I remember vividly sitting at one of those little desks in elementary school with a book propped up to cover my face, cowering from the jeering look from a classmate who commented on the growing pimple on my face. Did I mention that I was in the fourth grade?
As I blossomed into a teenager, my skin got worse, as did the taunts. One time, in French class, one of the boys asked how to say "pimple" in French. The teacher told him, and he proceeded to tease me about my complexion, in French. I knew then that I'd need to grow thicker skin (ha), and that the years ahead were going to be torturous. I'd wake up every morning to inspect the new growths on my face, and, for the most part, my oily skin didn't disappoint. Acne ran in our family: My mother had suffered from it, as had my grandmother. Their tales of how it would "get better with age" didn't help much, as I was mired in my own zit-ridden version of "My So-Called Life." My parents begged me not to pick at my face, advice that I, ever the rebellious teen, ignored. As a teenager, what could be worse than showing up at prom with a big, juicy zit?
I was a skincare company's dream customer -- I'd try anything under the sun to cure my acne. My cabinets were full of SeaBreeze, Neutrogena, Clearasil -- anything that might stem the tide of more pimples. One year I asked for a trip to the dermatologist for Christmas. I went, and he put me on Retin-A and antibiotics -- with lackluster results.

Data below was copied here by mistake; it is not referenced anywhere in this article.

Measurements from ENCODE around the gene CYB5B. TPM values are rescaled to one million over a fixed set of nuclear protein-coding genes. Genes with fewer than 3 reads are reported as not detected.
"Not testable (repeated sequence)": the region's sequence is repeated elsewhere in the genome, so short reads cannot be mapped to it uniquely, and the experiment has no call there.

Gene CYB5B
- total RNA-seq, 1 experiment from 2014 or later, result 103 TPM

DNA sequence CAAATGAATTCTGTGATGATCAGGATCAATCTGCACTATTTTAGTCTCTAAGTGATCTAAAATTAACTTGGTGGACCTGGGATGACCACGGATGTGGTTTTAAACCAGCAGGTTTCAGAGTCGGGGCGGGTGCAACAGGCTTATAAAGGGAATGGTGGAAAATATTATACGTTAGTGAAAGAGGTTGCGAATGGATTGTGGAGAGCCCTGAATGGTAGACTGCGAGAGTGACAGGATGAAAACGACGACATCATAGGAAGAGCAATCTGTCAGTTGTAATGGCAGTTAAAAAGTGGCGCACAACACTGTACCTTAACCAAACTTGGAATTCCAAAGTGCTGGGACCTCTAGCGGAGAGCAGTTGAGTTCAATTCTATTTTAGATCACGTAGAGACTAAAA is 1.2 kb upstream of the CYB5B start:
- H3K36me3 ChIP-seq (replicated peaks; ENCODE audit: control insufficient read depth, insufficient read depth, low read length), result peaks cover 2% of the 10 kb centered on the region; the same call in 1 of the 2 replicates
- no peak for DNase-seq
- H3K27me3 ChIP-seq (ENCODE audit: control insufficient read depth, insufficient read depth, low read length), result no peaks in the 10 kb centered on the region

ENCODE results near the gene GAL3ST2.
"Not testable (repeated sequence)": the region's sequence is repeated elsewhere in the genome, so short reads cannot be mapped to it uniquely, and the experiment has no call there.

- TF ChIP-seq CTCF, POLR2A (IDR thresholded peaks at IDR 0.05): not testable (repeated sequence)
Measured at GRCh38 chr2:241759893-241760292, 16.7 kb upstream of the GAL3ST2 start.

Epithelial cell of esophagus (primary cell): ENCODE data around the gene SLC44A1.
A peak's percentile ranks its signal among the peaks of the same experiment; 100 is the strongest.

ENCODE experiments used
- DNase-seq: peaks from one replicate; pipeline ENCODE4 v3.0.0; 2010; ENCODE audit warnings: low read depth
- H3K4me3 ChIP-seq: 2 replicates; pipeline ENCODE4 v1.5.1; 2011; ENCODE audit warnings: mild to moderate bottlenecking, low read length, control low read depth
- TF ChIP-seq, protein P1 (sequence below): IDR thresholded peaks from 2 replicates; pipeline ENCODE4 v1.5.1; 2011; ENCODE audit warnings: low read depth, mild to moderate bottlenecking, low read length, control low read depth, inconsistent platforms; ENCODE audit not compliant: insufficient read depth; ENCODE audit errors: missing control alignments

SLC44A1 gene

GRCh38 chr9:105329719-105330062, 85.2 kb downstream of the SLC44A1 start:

I resorted to camouflaging my skin with makeup. At one point, my mom begged me to tone it down; she said the bottom half of my face was a different color from the top half (my chin was a veritable war zone at the time).
My skin woes continued in college, and then on into my 20s. By that point, I was living on my own in New York City, with my own health insurance and the freedom to see whichever doctors (in-network baby!), whenever I wanted. I paid a visit to Dr. Kenneth Mark on the advice of my colleague at JANE magazine, and he changed my life.
Dr. Mark suggested a course of Accutane, the oft-maligned prescription drug that was pulled off the market in 2009. After a pregnancy test confirmed that I was not with child (Accutane causes severe birth defects), I started the regimen. I was on the medicine for three months, and every month, I'd go in to visit Dr. Mark, he'd give me a pregnancy test, check my cholesterol (it can cause adverse reactions to cholesterol levels), and once I was deemed clear, prescribe me another round of the medication.
I had some negative side effects; dry skin being the worst. On the plus side, I rarely had to wash my hair because my hair was never oily, and my pores just about disappeared. But the best result was exactly what the medication promised: I was rid of acne.
Ten years later and I have never suffered from the debilitating pimples that plagued me as a teenager. I have had a few flare-ups (mostly during pregnancy -- I don't think there is any medication strong enough to fight those hormones), but other than that my skin is literally clean and clear.
These days, I could care less about pimples. When it comes to my skin, my sole concern is protection from the sun. All that stress and worry from my teenage years has evaporated, only to be replaced by worries about my kids, job stability, bills and the health and happiness of my family. My mom asked me the other day if I feel pretty, to which I laughed and replied, "Who the hell cares?"